Lobel, Little Wars And The Constitution, University of Miami Law Review 61, 67-68(1995)
Letters of marque and reprisal were one way of referring to what were known as imperfect wars, special wars, limited wars -- all of which constituted something less than full-scale warfare. For example, Sir Matthew Hale, a well-known legal scholar in the seventeenth century familiar to the constitutional framers, wrote: "Special kinds of wars are that which we usually call marque and reprisal." James Kent, in his authoritative Commentaries on American Law referred to special letters of marque and reprisal as "imperfect war[s]," which are "compatible with a state of peace." Blackstone noted that the "prerogative of granting [letters of marque and reprisal] . . . is nearly related to . . . making war; this being indeed only an incomplete state of hostilities."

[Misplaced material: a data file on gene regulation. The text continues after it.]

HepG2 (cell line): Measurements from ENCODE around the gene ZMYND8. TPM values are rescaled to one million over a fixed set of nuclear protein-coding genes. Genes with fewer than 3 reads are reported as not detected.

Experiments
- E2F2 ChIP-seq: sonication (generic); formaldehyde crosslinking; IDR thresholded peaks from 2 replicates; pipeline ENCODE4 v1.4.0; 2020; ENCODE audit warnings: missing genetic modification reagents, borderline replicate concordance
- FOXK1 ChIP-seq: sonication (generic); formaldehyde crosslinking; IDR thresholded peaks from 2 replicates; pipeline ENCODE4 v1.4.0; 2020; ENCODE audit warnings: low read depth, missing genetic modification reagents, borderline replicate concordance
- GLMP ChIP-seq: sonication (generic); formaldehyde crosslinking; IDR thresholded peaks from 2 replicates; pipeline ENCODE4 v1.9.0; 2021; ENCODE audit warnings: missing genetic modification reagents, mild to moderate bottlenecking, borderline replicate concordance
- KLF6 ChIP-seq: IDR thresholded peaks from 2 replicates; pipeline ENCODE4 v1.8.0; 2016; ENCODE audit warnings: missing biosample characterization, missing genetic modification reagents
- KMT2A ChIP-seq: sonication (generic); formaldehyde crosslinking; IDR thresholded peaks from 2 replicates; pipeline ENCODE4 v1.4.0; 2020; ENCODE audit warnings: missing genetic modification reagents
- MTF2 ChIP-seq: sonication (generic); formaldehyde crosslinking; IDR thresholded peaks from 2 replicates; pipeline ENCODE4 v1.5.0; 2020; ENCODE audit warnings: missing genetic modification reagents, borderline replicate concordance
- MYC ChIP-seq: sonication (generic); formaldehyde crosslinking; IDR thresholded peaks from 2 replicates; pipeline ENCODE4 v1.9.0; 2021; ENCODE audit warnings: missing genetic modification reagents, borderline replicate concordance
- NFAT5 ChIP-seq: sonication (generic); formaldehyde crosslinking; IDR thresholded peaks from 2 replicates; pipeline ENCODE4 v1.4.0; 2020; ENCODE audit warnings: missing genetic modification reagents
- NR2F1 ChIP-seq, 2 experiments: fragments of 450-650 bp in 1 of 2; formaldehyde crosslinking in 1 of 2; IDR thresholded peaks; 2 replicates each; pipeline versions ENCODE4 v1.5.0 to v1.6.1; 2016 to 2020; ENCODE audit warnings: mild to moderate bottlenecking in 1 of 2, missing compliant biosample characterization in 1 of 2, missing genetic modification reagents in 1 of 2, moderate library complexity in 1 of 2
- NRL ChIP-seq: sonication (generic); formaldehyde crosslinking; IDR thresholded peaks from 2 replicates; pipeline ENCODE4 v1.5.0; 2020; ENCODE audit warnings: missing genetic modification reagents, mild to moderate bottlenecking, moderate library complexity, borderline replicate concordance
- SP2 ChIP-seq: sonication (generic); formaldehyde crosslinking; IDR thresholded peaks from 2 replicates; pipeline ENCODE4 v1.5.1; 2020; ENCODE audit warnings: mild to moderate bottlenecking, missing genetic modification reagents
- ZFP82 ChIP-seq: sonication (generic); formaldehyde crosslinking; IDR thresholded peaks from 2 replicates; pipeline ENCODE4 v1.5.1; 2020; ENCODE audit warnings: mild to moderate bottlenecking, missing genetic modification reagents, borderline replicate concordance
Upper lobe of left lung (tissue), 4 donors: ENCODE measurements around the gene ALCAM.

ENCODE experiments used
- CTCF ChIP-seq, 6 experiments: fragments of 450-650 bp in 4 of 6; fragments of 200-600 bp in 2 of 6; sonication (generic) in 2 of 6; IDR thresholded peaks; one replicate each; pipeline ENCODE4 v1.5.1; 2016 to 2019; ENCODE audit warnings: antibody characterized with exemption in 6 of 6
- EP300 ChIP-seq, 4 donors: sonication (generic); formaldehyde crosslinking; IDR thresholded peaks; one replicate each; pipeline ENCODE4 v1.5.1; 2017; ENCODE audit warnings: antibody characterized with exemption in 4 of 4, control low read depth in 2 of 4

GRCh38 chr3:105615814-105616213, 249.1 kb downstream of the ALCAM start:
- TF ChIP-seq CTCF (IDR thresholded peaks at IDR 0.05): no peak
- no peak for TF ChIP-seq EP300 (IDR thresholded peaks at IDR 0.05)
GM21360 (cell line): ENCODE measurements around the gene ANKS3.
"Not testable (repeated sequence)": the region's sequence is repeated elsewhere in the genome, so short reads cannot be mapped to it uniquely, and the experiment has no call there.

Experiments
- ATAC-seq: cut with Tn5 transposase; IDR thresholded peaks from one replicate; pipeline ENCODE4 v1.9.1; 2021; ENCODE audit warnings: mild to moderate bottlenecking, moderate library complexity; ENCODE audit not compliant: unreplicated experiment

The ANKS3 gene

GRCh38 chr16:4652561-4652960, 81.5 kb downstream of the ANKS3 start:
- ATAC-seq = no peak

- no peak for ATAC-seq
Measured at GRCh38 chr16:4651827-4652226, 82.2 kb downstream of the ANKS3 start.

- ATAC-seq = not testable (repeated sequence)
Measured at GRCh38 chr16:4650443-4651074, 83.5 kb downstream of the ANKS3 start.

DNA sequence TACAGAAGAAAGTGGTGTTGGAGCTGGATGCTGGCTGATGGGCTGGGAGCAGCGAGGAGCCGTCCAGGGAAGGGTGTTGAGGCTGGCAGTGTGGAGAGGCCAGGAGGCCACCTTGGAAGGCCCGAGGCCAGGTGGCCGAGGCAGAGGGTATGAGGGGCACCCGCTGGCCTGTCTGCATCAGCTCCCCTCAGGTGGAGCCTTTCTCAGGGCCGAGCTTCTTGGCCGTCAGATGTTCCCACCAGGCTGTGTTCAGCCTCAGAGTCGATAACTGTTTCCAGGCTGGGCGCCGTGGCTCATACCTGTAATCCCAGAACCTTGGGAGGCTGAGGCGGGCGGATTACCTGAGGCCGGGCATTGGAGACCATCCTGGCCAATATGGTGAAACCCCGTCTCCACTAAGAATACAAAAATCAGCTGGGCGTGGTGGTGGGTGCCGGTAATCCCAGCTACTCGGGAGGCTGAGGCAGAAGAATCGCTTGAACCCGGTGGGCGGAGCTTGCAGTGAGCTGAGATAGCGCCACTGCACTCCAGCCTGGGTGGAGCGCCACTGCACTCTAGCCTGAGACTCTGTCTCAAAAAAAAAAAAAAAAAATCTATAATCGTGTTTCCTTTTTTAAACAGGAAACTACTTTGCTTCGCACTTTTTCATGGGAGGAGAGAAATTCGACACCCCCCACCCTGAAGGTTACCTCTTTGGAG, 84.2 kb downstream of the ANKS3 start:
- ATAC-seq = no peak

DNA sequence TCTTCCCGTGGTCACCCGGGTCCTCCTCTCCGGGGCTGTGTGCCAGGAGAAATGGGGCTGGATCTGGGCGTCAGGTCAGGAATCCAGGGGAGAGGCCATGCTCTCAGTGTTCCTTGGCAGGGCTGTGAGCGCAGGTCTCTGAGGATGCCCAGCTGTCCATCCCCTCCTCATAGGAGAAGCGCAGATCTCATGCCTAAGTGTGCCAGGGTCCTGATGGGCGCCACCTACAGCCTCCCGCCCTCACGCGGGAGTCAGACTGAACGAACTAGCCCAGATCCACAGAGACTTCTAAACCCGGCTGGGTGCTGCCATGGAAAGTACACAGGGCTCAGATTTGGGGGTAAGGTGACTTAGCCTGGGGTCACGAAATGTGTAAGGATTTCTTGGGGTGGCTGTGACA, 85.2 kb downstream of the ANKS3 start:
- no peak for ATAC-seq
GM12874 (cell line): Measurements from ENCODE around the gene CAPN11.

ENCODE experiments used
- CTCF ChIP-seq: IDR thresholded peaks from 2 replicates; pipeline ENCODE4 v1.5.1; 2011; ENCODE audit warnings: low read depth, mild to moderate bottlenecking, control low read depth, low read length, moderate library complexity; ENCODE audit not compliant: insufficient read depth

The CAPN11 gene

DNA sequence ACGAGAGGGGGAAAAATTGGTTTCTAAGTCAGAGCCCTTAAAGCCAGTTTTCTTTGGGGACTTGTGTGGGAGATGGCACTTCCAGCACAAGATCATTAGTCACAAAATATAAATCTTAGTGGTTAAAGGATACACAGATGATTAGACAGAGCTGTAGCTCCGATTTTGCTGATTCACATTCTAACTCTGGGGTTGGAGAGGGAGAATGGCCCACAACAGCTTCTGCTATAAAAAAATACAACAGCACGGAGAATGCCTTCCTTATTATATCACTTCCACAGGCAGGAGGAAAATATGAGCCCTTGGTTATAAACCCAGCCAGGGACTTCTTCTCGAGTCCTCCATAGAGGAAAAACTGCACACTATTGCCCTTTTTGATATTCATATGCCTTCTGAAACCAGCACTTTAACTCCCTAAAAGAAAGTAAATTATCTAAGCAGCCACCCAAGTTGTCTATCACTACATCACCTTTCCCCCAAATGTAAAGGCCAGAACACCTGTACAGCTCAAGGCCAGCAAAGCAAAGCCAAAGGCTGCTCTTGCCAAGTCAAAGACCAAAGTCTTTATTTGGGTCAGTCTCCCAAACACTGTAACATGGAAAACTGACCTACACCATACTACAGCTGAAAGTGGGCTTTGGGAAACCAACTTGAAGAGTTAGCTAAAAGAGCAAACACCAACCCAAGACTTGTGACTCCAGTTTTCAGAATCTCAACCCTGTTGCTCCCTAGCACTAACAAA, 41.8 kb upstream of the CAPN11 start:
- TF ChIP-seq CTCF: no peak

The framers and early leaders of the nation thus viewed letters of marque and reprisal as falling within the notion of imperfect war, incomplete hostilities, or limited warfare. Joseph Story, citing Blackstone, noted that the power to issue letters of marque and reprisal was "plainly derived from that of making war," being "an incomplete state of hostilities," often ultimately leading to a formal declaration of war. Albert Gallatin argued that the grant of letters of marque and reprisal was "an intermediate state between peace and war," and generally preceded war, "[w]hen it has not been thought proper to come to open war at once."